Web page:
[lg policy] The Danger of Knowing ‘Just Enough’ Spanish

Fierman, William wfierman at indiana.edu
Thu Nov 12 17:25:38 UTC 2015

The Danger of Knowing ‘Just Enough’ Spanish
By Daniela J. Lamas, M.D. November 12, 2015 10:00 am November 12, 2015 10:00 am
New York Times

I speak just enough Spanish to be dangerous.

It is intern year, and one day at 2 a.m., and I am summoned by a terse page about a patient I have never met. “Patient reporting abdominal pain. Please come assess.”

I rub sleep from my eyes and fumble for my white coat and stethoscope. The patient is not one of my own; I am covering him overnight for a fellow intern. As I leave the call room, I flip through the sign-out, the sheet of paper that promises to tell me all I will need to know overnight. There is nothing on it about belly pain.

The patient’s room is dark and still, and I speak quietly, still half-asleep myself.

“Hi, I’m the doctor on overnight,” I say as I turn on the light. “How are you? Are you having pain?”

The patient frowns. “No English,” he tells me. “Español?”

My father was born in Cuba. I vacation in Miami and lived for two months in Spain before medical school, but I am not fluent. I can manage conversational Spanish on a good day, but I have seen disappointment flash across the faces of my clinic patients when “Doctora Lamas” reveals her clumsy American accent. I am surely not an expert in rapid, whispered dialects at 2 a.m. I know this. But I am exhausted and the patient does not look ill, and so I gamble that my Spanish is enough.

Not sure what words to use to warn him, I flip on the light and he blinks, startled, in the brightness. “Dolor?” I ask, employing the Spanish word for pain while mashing into his stomach with my hands. My eyes are trained on his face, attuned to the flicker that might alert me to an insidious process within his abdomen. “Lo siento,” I apologize under my breath, more for my Spanish than for my exam.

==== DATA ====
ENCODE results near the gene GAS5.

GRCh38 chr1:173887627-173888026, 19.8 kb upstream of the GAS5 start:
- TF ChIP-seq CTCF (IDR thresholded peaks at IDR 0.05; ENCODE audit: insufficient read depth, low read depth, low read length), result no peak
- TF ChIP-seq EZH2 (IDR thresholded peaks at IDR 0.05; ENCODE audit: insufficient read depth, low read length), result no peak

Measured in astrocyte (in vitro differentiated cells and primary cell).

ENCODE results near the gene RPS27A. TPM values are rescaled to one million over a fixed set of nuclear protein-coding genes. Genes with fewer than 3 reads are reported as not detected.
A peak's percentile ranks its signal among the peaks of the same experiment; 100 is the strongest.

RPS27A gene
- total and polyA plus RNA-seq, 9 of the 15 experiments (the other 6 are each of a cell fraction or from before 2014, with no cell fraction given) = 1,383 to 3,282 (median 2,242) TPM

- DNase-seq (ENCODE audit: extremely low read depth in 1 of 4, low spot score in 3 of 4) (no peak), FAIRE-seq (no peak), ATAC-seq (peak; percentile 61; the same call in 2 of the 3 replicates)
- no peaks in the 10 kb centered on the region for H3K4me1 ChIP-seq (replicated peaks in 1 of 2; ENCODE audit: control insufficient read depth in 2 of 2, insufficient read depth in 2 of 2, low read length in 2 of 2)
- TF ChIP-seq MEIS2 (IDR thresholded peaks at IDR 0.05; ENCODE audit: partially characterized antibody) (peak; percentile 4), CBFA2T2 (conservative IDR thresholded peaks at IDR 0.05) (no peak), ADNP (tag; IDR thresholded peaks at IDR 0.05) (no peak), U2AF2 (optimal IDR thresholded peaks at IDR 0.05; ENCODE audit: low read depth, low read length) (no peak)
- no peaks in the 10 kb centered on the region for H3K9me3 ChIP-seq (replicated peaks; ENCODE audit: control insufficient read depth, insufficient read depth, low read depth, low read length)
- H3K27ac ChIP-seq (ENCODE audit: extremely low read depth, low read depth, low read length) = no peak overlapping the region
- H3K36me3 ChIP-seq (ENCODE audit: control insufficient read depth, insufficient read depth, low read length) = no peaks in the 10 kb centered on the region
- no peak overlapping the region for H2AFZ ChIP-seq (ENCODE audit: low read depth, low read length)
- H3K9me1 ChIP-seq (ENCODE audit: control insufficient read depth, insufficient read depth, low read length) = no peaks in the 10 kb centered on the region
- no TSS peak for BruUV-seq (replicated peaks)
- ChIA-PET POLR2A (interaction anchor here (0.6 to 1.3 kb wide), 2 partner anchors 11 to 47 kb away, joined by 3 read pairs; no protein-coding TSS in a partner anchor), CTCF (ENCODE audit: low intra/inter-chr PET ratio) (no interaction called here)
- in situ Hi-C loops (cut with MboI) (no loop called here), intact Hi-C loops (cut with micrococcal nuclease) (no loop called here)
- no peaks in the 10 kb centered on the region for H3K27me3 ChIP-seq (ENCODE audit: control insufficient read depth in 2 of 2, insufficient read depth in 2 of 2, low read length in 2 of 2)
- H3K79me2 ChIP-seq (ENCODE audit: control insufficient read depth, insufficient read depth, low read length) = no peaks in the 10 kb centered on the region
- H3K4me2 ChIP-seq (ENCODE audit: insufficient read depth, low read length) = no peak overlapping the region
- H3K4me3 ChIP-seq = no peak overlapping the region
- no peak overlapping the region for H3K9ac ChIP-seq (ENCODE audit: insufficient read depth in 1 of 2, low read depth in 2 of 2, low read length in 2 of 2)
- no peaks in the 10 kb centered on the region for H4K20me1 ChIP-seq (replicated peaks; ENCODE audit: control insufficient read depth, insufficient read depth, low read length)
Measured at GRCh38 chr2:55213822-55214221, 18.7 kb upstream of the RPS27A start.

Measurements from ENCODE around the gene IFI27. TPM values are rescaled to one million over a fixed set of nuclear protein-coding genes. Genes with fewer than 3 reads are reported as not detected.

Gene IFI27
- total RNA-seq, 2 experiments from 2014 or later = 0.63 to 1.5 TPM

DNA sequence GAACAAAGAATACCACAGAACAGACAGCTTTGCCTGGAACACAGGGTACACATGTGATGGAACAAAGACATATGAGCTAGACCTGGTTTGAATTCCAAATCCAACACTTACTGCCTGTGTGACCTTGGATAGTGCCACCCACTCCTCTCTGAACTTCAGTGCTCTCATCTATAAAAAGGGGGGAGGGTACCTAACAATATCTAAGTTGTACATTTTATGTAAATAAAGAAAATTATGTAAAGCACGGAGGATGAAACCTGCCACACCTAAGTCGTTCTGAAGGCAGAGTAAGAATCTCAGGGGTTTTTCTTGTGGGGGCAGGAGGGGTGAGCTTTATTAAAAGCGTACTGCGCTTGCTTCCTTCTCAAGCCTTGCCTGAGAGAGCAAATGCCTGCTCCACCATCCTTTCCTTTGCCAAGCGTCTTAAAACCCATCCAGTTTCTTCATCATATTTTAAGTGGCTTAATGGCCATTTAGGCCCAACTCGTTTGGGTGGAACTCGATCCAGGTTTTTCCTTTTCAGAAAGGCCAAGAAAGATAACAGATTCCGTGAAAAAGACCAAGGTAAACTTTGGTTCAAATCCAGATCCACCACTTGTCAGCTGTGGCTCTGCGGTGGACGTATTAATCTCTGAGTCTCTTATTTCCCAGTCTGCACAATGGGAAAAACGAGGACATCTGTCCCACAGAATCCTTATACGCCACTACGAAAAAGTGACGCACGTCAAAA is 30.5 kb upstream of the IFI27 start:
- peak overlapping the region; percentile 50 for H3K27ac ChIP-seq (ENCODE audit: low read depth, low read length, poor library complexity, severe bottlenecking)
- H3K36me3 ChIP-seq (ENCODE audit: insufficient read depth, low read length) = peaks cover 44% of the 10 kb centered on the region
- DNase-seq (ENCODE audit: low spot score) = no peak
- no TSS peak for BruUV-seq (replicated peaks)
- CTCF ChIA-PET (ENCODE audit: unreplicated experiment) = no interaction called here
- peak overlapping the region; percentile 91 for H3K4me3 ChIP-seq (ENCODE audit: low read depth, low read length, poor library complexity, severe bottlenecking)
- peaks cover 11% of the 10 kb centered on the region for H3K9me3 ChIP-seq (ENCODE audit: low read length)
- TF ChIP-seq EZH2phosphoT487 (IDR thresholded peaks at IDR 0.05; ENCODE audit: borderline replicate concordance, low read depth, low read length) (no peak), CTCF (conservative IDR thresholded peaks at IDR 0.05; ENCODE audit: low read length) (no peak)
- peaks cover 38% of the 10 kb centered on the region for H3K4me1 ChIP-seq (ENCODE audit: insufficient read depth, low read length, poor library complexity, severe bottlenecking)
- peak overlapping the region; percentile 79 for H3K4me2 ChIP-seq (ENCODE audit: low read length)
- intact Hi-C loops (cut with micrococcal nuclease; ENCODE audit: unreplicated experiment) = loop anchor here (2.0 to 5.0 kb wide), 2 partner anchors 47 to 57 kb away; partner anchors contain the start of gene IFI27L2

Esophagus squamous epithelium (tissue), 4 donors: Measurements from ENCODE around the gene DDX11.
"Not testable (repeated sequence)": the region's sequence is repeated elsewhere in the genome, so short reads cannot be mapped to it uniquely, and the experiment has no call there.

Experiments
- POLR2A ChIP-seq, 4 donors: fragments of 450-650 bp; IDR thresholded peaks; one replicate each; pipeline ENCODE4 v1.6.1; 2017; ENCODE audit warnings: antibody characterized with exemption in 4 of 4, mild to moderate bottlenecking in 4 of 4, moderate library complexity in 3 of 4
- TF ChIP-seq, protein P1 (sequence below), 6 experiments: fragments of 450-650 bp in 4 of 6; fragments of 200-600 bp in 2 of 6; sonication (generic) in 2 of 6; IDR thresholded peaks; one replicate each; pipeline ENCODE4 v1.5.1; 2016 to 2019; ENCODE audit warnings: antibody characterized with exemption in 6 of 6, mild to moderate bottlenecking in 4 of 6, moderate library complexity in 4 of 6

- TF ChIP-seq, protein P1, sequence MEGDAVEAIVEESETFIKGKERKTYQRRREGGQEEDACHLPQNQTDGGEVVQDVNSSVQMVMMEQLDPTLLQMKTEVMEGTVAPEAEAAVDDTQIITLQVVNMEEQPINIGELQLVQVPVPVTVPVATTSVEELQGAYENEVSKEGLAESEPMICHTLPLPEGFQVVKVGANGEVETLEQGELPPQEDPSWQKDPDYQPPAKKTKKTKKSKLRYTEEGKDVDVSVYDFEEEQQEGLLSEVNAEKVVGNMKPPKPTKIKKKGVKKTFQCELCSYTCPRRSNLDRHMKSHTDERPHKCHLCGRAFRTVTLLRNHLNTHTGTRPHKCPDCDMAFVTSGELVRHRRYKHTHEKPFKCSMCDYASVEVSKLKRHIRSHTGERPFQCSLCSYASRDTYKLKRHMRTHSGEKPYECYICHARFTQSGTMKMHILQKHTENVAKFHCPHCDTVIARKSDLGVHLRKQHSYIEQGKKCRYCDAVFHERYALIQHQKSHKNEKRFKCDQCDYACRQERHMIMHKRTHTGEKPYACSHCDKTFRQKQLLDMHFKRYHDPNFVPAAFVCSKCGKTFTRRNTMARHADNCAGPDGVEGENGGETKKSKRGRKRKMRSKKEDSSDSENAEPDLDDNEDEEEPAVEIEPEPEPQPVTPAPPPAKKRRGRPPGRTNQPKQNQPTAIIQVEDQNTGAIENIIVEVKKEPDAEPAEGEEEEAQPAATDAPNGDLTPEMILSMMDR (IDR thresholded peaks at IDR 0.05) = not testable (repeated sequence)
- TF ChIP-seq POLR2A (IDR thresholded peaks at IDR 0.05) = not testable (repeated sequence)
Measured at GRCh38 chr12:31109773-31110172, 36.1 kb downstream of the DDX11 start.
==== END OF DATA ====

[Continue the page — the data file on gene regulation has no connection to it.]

“It’s O.K., doctor,” he reassures me.

What luck! He speaks some English after all, I tell myself. Of course, I could call an interpreter. It would not be hard. There is a two-way phone I could fetch from the nurse’s station, and I could call the number for a Spanish translator, and we could have a conversation in his native language. But my pager is already going off, telling me about a patient with shortness of breath some three floors away. Besides, my patient’s abdomen, soft and not appreciably tender, feels normal. I push in again, lift my hand up quickly and he hardly flinches.

So there in the middle of the night, in this tertiary care center in New York City, we persevere – a patient with sparse English, a doctor with almost-good-enough Spanish. At times, I am not quite certain what is being said, but I can tell that he is medically stable, and assure myself this is all I need to know.

“Estas bien,” I tell him.

He seems to understand that the exam is over, and that I am trying to tell him that he’s O.K. Out of words, I give him a “thumbs up” and leave the room.

Of course, had he spoken Cambodian, or Japanese, or Creole, I never would have thought to pretend. You cannot fake a language you have never learned. But, for better or worse, Spanish is different. Many of us know just enough. And so it is tempting, alone in a dark room in the depth of exhaustion, to make do.

But good medical care relies on understanding, and understanding is all about language. Words compel our patients to fill a prescription, to stop smoking, to keep a follow-up appointment. Illness itself has its own local culture, idioms and colloquialisms. At its core, medicine strives to bridge sickness and health. And I wonder how – if I could not truly communicate with my patients in their own language – how I could ever hope to connect in the foreign territory of disease.

In a story of doctor-patient misunderstanding that I heard in my training, a patient comes to an outpatient appointment to address her diabetes. A doctor tells her she needs insulin and teaches her how to inject the medication, using an orange to simulate skin. “Do you understand?” the doctor asks. The patient nods. She comes back for follow-up a month later, and her sugar is still under terrible control. The doctor asks, “What have you been doing? Show me how you’ve been injecting the insulin.” The patient reaches into her bag and brings out the orange, bruised and scarred now from a month of careful daily injections.

I finally manage a few hours of sleep. In the morning, I stop by the patient’s room to make sure he is still doing all right.

“Hola,” I say.

He nods. I press on his stomach again, wordlessly. There is no pain. He will be discharged in the next day or two, to finish a course of oral antibiotics for pneumonia. I had not missed an acute appendicitis, abdominal perforation or other surgical emergency. But there might have been some other nuance, some anxiety or fear that called me to his room at 2 a.m. and that is something that, without the benefit of shared language, I did not appreciate.

I do not know what I might have missed that night. And what scares me now, looking back at this and countless other similar stories, is that I will most likely never know.

Daniela Lamas is a pulmonary and critical care fellow at Brigham & Women’s Hospital in Boston.
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